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Airplane Flying Handbook
Ground Operations

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Airplane Flying Handbook

Preface

Table of Contents

Chapter 1,Introduction to Flight Training
Chapter 2,Ground Operations
Chapter 3,Basic Flight Maneuvers
Chapter 4, Slow Flight, Stalls, and Spins
Chapter 5, Takeoff and Departure Climbs
Chapter 6, Ground Reference Maneuvers
Chapter 7, Airport Traffic Patterns
Chapter 8, Approaches and Landings
Chapter 9, Performance Maneuvers
Chapter 10, Night Operations
Chapter 11,Transition to Complex Airplanes
Chapter 12, Transition to Multiengine Airplanes
Chapter 13,Transition to Tailwheel Airplanes
Chapter 14, Transition to Turbo-propeller Powered Airplanes
Chapter 15,Transition to Jet Powered Airplanes
Chapter 16,Emergency Procedures

Glossary

Index

When removing the wheel chocks after the engine
starts, it is essential that the pilot remember that the
propeller is almost invisible. Incredible as it may seem,
serious injuries and fatalities occur when people who
have just started an engine walk or reach into the
propeller arc to remove the chocks. Before the chocks
are removed, the throttle should be set to idle and the
chocks approached from the rear of the propeller.
Never approach the chocks from the front or the side.

The procedures for hand propping should always be in
accordance with the manufacturer's recommendations
and checklist. Special starting procedures are used
when the engine is already warm, very cold, or when
flooded or vapor locked. There will also be a different
starting procedure when an external power source
is used.

TAXIING
The following basic taxi information is applicable to
both nosewheel and tailwheel airplanes.

Taxiing is the controlled movement of the airplane
under its own power while on the ground. Since an
airplane is moved under its own power between the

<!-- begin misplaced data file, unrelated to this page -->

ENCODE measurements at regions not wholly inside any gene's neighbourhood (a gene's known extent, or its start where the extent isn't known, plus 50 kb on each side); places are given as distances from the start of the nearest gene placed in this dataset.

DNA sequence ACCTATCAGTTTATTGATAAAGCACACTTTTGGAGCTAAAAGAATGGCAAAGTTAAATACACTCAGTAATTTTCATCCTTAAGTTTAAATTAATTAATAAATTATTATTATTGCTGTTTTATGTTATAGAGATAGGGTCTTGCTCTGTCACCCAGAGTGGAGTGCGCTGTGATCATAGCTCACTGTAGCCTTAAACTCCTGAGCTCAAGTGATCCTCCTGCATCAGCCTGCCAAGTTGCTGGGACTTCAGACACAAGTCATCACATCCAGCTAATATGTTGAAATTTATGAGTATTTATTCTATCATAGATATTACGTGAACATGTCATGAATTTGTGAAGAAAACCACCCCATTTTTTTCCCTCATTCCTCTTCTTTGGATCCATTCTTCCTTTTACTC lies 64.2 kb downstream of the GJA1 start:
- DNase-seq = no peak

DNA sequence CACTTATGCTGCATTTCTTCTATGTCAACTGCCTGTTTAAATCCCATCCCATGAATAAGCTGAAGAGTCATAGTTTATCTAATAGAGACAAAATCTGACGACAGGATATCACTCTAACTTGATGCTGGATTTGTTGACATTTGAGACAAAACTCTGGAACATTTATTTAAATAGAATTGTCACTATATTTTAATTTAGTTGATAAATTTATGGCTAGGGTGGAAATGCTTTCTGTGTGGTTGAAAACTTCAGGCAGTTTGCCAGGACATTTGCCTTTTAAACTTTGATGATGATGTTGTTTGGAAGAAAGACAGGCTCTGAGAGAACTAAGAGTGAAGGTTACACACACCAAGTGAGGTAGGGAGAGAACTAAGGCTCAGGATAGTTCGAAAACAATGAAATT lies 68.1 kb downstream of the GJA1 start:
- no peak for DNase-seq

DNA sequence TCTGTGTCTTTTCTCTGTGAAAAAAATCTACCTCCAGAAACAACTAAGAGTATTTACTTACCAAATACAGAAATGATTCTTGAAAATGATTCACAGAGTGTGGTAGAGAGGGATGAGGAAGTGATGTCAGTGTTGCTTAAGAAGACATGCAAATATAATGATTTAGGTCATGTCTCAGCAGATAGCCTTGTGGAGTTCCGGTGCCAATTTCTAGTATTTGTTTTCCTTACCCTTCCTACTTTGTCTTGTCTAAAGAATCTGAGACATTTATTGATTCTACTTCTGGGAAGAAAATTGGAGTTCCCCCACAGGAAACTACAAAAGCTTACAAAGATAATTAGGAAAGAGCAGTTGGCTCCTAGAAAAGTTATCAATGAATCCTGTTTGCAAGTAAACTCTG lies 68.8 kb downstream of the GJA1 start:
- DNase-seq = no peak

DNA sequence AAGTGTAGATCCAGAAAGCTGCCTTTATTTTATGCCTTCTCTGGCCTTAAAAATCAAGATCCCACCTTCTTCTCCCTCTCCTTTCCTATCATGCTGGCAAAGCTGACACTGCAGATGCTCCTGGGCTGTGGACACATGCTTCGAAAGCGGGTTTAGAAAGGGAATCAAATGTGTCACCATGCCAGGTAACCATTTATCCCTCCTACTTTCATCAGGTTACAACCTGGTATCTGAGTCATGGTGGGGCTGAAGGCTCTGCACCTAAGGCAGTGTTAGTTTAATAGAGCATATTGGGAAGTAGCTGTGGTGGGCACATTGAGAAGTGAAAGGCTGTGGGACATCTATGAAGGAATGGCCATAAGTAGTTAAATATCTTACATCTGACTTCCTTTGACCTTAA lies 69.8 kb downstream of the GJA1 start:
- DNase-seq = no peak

parking area and the runway, the pilot must thoroughly
understand and be proficient in taxi procedures.

An awareness of other aircraft that are taking off,
landing, or taxiing, and consideration for the right-of-way
of others is essential to safety. When taxiing, the
pilot's eyes should be looking outside the airplane, to
the sides, as well as the front. The pilot must be aware
of the entire area around the airplane to ensure that the
airplane will clear all obstructions and other aircraft. If
at any time there is doubt about the clearance from an
object, the pilot should stop the airplane and have
someone check the clearance. It may be necessary to
have the airplane towed or physically moved by a
ground crew.

It is difficult to set any rule for a single, safe taxiing
speed. What is reasonable and prudent under some
conditions may be imprudent or hazardous under others.
The primary requirements for safe taxiing are positive
control, the ability to recognize potential hazards
in time to avoid them, and the ability to stop or turn
where and when desired, without undue reliance on the
brakes. Pilots should proceed at a cautious speed on
congested or busy ramps. Normally, the speed should
be at the rate where movement of the airplane is
dependent on the throttle. That is, slow enough so
when the throttle is closed, the airplane can be stopped
promptly. When yellow taxiway centerline stripes are
provided, they should be observed unless necessary to
clear airplanes or obstructions.

 Flight control positions during taxi.
Figure 2-10. Flight control positions during taxi.

When taxiing, it is best to slow down before
attempting a turn. Sharp, high-speed turns place
undesirable side loads on the landing gear and may
result in an uncontrollable swerve or a ground loop.
This swerve is most likely to occur when turning from
a downwind heading toward an upwind heading. In
moderate to high-wind conditions, pilots will note the
airplane's tendency to weathervane, or turn into the
wind when the airplane is proceeding crosswind.

When taxiing at appropriate speeds in no-wind
conditions, the aileron and elevator control surfaces
have little or no effect on directional control of the
airplane. The controls should not be considered
steering devices and should be held in a neutral
position. Their proper use while taxiing in windy
conditions will be discussed later. [Figure 2-10]

Steering is accomplished with rudder pedals and
brakes. To turn the airplane on the ground, the pilot
should apply rudder in the desired direction of turn and
use whatever power or brake that is necessary to
control the taxi speed. The rudder pedal should be held
in the direction of the turn until just short of the point
where the turn is to be stopped. Rudder pressure is then
released or opposite pressure is applied as needed.

More engine power may be required to start the
airplane moving forward, or to start a turn, than is
required to keep it moving in any given direction.
When using additional power, the throttle should
immediately be retarded once the airplane begins
moving, to prevent excessive acceleration.

 

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